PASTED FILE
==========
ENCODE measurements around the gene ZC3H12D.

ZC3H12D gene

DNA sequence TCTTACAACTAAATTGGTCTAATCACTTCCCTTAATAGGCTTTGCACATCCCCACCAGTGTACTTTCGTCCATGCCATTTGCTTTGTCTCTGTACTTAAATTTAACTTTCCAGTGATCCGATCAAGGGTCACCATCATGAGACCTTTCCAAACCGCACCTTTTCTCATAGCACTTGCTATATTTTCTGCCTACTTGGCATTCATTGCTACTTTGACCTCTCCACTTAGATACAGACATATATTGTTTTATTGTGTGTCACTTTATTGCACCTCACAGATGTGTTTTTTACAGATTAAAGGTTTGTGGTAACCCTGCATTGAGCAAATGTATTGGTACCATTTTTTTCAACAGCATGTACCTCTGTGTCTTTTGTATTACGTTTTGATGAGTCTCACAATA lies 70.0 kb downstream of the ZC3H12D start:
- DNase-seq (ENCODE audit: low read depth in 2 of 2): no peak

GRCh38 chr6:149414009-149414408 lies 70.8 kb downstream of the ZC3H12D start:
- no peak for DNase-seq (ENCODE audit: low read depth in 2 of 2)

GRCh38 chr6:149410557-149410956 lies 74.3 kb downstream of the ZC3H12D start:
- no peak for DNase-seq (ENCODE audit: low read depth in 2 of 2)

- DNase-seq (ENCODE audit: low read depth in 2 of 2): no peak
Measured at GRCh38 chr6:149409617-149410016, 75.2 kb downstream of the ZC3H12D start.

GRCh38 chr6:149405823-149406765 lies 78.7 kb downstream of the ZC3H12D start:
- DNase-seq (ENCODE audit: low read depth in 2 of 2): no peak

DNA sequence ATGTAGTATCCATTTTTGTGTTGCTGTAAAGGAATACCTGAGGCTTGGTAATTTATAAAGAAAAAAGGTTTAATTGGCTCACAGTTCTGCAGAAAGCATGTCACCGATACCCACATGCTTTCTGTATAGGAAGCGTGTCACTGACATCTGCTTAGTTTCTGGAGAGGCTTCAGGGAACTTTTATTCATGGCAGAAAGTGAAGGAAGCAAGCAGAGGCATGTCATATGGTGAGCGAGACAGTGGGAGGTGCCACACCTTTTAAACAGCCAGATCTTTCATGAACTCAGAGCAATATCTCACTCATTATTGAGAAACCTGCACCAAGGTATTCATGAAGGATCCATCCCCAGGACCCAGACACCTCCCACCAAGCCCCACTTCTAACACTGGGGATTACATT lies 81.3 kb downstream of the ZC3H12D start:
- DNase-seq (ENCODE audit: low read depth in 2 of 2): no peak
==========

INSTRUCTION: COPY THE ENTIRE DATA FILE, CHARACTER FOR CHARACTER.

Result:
ENCODE measurements around the gene ZC3H12D.

ZC3H12D gene

DNA sequence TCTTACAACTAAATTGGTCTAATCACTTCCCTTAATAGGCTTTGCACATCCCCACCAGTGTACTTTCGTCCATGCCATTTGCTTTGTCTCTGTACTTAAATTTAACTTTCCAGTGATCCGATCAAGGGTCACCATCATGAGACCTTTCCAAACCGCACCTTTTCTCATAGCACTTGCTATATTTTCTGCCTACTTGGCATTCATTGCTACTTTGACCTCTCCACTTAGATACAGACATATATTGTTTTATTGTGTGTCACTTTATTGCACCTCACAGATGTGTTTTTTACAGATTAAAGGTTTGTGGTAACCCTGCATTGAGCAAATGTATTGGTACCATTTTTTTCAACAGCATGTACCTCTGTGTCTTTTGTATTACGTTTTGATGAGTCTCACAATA lies 70.0 kb downstream of the ZC3H12D start:
- DNase-seq (ENCODE audit: low read depth in 2 of 2): no peak

GRCh38 chr6:149414009-149414408 lies 70.8 kb downstream of the ZC3H12D start:
- no peak for DNase-seq (ENCODE audit: low read depth in 2 of 2)

GRCh38 chr6:149410557-149410956 lies 74.3 kb downstream of the ZC3H12D start:
- no peak for DNase-seq (ENCODE audit: low read depth in 2 of 2)

- DNase-seq (ENCODE audit: low read depth in 2 of 2): no peak
Measured at GRCh38 chr6:149409617-149410016, 75.2 kb downstream of the ZC3H12D start.

GRCh38 chr6:149405823-149406765 lies 78.7 kb downstream of the ZC3H12D start:
- DNase-seq (ENCODE audit: low read depth in 2 of 2): no peak

DNA sequence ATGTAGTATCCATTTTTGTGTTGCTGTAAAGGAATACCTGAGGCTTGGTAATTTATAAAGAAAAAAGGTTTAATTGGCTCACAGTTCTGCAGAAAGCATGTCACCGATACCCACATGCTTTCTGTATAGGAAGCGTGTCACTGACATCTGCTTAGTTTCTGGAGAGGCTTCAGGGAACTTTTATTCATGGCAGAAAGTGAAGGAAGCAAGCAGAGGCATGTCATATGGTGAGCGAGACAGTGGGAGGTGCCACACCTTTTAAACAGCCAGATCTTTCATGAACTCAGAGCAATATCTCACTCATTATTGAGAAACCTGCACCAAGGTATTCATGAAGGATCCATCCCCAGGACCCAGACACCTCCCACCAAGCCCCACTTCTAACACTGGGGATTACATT lies 81.3 kb downstream of the ZC3H12D start:
- DNase-seq (ENCODE audit: low read depth in 2 of 2): no peak